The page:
Star Trek

Star Trek

Starring Chris Pine, Zachary Quinto, and Eric Bana
Directed by J.J. Abrams (Mission Impossible 3)
Rated PG-13 for sci-fi action and violence, and brief sexual content
Appropriate for ages 10+ (but just try to keep a younger boy away from this)

    This prequel to the original Star Trek series and movies begins with Kirk and Spock (Pine and Quinto) both as children and as rivals when they come to work together on the USS Enterprise.  The enemy this time is Nero (Bana), a Romulan warlord from a different dimension determined to destroy Earth in order to avenge the destruction of his own planet.

    It was apparent that the life had been stripped out of the Star Trek series until JJ Abrams and crew decided to reinvent it.  While there had been ten movies before this one, none had ever been as successful as Star Wars, Close Encounters or other big-budget sci-fi films.  Star Trek was kind of considered a genre within the genre.  A sci-fi movie for nerds only (it’s ok – I’m a nerd – I can say that).  But this categorization is not what Abrams wanted, because he didn’t fit in that category.  So with this new reimagining, he is hoping to pull Star Trek out of that box-office graveyard and into true blockbuster status – and I think that he just might have done it. 

    The TV ad says proudly “This is not your father’s Star Trek,” and I, for one, agree.  The first difference you will notice, if you’ve seen the old films, is that the special effects and production design show a huge improvement.  That makes sense considering that the most expensive of the films was Nemesis, with a budget of $60 million, and this budget is estimated at a whopping $150 million.  The first ten films always had a cheap look to them compared to other sci-fi films of their days.  This new creation is truly state-of-the-art.  Everything about it is big and beautiful, and you could tell that the limits were pushed.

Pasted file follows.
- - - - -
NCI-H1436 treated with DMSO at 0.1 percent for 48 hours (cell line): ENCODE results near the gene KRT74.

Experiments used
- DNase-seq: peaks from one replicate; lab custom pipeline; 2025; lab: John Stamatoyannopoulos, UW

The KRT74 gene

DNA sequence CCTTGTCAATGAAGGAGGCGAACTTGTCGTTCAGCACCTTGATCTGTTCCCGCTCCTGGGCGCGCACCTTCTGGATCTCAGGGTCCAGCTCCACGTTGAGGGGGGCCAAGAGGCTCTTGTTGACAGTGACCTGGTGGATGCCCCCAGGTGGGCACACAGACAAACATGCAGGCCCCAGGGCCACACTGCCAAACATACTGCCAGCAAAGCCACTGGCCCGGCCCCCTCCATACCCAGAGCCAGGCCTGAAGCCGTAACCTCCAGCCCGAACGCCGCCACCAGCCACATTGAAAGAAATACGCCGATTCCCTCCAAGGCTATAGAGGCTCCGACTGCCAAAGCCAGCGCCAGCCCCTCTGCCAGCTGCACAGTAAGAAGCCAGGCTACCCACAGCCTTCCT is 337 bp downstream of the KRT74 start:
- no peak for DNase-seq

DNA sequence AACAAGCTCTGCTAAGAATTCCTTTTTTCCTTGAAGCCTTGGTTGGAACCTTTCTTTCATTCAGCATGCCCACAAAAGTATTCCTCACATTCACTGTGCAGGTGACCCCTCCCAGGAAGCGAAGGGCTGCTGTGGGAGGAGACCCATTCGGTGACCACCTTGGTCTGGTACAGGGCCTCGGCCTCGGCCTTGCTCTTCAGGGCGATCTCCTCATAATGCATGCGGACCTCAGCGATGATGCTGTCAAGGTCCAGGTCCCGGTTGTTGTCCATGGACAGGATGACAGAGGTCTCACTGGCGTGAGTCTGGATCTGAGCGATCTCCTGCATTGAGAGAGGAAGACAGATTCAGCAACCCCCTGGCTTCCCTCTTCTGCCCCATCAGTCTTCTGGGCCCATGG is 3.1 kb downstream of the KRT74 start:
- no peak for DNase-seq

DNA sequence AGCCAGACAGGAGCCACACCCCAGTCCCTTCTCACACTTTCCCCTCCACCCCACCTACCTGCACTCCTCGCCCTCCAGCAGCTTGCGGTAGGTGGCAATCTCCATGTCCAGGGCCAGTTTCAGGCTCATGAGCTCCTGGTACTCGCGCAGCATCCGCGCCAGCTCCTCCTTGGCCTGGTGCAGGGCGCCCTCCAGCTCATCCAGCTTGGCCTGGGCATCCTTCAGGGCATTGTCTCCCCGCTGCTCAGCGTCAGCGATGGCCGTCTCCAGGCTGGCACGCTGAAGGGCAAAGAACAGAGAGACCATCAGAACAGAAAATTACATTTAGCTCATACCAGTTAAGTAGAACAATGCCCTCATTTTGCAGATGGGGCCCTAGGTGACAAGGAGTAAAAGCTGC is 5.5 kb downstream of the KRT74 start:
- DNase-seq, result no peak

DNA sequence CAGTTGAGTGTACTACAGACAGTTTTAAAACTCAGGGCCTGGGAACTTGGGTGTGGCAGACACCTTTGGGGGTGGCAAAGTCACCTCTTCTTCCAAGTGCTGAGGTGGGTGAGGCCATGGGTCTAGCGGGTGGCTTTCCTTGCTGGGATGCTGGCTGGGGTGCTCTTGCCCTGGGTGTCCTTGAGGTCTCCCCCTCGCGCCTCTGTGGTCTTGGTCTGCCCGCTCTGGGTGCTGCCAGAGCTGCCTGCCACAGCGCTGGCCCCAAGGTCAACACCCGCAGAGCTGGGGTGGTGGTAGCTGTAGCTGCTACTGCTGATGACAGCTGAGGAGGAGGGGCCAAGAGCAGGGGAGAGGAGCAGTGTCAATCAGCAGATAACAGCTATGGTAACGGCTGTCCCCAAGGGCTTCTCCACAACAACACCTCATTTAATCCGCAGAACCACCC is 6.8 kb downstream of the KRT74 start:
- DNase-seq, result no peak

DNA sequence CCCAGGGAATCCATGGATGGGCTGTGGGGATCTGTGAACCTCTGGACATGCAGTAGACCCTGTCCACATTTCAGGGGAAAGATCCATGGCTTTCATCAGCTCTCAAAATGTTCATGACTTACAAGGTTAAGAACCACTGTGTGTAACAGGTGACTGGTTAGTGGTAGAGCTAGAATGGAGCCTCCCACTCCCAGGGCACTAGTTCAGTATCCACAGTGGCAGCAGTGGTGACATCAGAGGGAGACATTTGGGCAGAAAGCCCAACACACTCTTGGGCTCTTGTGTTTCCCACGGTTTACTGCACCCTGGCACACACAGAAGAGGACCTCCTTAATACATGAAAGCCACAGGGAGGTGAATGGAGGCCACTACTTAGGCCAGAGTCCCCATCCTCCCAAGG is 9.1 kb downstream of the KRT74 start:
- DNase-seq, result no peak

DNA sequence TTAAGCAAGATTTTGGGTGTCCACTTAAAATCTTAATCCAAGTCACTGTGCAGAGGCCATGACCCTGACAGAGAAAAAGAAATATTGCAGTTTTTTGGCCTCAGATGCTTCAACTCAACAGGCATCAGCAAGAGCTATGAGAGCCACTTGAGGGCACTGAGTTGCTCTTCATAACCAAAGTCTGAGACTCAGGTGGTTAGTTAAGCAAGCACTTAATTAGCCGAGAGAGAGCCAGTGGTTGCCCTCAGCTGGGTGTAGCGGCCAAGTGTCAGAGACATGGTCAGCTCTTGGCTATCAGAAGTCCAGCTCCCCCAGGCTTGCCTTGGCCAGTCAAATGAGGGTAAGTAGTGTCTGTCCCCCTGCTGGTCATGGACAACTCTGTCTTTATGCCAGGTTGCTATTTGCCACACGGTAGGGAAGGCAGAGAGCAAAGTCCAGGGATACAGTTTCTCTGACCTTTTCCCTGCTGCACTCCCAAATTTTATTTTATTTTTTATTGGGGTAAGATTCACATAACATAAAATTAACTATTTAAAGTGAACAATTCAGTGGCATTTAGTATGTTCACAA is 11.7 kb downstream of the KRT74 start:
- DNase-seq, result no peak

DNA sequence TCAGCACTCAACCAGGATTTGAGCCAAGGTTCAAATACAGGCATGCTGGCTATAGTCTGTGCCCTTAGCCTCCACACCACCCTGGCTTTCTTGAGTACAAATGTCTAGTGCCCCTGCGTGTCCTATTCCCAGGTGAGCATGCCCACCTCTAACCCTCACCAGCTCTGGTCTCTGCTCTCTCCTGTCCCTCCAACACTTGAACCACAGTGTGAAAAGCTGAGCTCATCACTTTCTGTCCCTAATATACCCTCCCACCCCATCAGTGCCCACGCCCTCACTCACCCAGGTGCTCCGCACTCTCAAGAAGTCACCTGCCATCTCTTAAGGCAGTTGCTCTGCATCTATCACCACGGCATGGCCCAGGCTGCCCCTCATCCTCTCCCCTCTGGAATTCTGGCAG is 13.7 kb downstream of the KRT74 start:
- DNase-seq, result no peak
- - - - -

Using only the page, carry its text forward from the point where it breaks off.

The next difference you will see is in the acting.  The original cast was iconic, and therefore the bad acting was somewhat forgivable.  With the Next Generation came a new crew with better actors, but it still felt like bigger budget TV.  This new cast brings with it much more talent and with that talent – a breath of fresh air.  Pine and Quinto make for a terrific Kirk and Spock, and adding John Cho (Harold and Kumar) as Sulu and Simon Pegg (Hot Fuzz) as Scotty was a touch of genius.  And I can’t think of a better Dr. McCoy than Karl Urban who managed to steal scene after scene.  Lastly, Eric Bana made for a truly terrifying baddie as Nero.  It might help that the writing here by Roberto Orci and Alex Kurtzman (Transformers) is better than what the casts have had to work with in the past, but I’d still give a ton of credit to this cast and I can’t wait to see them in future installments. 

    One thing this new installment has in common with the others (at least the first couple of films) is a great score.  Composer Michael Giacchinno (Ratatouille) creates a grand original score that is sure to be one of the best-selling soundtracks of the year.  From the forceful french horns in the beginning to the homage to the original series at the end, this is one great piece of music. 

    The only slight criticism I have here is that there is just a little too much Leonard Nimoy in this film.  I was lead to believe he had a cameo, but his part is much larger than that description.  I realize that Abrams might have been trying to keep the Trekkies happy, but a little Nimoy could have gone a long way.

    Overall, while I admit to being a nerd, I have never been a Trekkie.  This film might have converted me.  A